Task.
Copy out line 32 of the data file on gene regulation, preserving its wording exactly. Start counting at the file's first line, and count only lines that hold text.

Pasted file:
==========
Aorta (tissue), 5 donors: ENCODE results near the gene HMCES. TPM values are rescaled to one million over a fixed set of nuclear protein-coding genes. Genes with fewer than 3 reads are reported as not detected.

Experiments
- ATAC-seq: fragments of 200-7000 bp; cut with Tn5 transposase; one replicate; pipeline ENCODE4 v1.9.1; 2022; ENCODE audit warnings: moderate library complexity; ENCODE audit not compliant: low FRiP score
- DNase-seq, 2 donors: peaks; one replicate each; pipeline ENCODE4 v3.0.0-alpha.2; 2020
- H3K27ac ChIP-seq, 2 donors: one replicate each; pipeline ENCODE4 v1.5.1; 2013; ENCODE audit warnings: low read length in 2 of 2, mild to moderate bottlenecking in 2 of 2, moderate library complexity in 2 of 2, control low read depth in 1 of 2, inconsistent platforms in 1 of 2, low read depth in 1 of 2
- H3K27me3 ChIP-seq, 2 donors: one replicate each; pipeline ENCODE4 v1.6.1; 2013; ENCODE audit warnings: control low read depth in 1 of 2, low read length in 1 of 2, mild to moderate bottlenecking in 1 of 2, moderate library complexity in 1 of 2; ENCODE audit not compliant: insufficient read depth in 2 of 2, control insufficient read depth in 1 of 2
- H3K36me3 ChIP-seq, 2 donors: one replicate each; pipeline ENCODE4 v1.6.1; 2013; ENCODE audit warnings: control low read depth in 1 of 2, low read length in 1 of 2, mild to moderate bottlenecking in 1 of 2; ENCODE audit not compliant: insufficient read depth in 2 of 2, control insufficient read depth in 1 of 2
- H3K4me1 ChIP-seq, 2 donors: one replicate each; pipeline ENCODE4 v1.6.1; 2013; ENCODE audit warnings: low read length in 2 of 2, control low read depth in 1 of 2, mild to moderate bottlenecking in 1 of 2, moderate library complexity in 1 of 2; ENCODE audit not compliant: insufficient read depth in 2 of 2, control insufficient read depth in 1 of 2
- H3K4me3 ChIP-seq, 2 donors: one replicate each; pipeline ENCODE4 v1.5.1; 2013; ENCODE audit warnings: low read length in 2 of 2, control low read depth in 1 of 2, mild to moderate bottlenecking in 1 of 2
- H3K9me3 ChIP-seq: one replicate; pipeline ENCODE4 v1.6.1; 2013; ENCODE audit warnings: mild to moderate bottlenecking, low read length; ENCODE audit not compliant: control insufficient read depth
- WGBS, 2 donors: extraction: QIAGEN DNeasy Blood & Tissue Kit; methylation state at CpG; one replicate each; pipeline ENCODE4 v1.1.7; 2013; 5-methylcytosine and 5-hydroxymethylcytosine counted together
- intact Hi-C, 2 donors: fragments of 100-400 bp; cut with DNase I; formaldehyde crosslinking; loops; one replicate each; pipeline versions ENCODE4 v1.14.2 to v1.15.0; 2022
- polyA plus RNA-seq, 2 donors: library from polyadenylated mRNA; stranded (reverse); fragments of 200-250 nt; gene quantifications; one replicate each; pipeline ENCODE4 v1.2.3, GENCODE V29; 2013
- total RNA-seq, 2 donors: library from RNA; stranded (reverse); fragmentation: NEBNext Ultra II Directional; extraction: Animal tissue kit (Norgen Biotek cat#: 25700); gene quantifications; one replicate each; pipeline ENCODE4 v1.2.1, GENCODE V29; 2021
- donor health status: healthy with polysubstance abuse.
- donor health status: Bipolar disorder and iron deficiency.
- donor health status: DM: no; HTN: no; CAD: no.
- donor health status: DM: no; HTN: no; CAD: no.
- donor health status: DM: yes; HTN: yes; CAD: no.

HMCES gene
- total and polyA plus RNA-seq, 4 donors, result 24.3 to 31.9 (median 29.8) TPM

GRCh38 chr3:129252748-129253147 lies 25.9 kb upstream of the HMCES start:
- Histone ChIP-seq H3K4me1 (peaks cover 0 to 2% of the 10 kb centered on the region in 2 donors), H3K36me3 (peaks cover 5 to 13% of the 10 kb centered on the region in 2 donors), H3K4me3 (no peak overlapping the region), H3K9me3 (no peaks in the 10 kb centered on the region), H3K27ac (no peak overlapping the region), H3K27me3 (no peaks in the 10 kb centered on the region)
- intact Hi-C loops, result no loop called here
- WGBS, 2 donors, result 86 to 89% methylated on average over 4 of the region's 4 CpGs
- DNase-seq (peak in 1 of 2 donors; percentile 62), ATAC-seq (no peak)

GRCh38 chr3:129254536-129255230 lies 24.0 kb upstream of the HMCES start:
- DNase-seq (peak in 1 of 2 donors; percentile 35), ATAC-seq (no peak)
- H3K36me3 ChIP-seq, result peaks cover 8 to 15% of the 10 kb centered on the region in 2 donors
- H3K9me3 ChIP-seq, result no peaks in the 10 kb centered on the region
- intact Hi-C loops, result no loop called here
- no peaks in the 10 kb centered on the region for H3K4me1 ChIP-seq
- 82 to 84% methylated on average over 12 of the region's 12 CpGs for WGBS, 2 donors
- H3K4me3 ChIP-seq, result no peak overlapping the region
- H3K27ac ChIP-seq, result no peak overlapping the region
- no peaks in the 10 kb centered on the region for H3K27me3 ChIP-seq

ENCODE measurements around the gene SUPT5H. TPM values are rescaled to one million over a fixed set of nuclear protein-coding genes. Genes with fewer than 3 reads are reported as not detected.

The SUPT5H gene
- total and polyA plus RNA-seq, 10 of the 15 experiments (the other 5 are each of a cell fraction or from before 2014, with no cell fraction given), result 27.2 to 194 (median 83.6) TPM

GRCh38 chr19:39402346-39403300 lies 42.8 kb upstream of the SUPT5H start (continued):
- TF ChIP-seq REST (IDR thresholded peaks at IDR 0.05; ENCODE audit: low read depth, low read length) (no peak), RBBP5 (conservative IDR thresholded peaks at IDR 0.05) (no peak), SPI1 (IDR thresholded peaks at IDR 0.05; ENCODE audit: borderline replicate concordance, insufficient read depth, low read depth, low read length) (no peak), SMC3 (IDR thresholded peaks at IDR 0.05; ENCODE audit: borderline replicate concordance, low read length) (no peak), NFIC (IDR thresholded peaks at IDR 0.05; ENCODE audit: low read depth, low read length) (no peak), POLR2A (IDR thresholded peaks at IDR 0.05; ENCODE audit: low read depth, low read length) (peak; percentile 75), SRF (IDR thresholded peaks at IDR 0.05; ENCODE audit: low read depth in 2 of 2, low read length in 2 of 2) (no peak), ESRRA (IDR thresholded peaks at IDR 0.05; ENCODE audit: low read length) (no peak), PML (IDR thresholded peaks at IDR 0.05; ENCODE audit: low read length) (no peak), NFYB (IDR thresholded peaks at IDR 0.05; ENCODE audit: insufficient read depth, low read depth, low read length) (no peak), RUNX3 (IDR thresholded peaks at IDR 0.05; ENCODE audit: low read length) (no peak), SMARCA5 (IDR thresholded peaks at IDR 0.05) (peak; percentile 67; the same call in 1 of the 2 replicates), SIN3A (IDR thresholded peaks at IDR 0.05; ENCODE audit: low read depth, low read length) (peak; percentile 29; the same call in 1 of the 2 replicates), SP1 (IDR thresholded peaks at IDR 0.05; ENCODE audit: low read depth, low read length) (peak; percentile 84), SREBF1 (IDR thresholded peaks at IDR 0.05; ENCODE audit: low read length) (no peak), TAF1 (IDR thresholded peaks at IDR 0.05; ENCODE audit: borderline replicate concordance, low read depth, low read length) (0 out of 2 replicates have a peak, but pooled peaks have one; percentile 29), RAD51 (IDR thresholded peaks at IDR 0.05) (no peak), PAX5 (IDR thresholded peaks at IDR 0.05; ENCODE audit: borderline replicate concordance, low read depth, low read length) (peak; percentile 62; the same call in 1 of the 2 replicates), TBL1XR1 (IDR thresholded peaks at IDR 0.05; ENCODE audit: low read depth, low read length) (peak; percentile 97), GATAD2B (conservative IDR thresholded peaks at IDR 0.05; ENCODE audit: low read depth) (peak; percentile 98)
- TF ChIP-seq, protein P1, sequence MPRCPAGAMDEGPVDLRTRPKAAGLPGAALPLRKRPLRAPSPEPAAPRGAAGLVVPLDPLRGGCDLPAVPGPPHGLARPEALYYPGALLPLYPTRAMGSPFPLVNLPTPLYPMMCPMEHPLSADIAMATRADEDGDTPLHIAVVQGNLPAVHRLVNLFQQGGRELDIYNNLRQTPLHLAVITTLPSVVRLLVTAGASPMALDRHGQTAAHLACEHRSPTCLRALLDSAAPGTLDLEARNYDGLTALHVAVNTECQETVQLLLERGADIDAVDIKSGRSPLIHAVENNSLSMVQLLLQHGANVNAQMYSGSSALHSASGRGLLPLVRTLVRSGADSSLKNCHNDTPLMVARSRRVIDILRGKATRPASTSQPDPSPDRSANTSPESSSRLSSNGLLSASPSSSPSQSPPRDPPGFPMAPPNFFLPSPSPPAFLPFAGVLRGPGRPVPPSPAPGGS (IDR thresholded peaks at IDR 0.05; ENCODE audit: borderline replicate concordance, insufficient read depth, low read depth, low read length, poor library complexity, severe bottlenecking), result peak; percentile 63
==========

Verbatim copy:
- no peaks in the 10 kb centered on the region for H3K4me1 ChIP-seq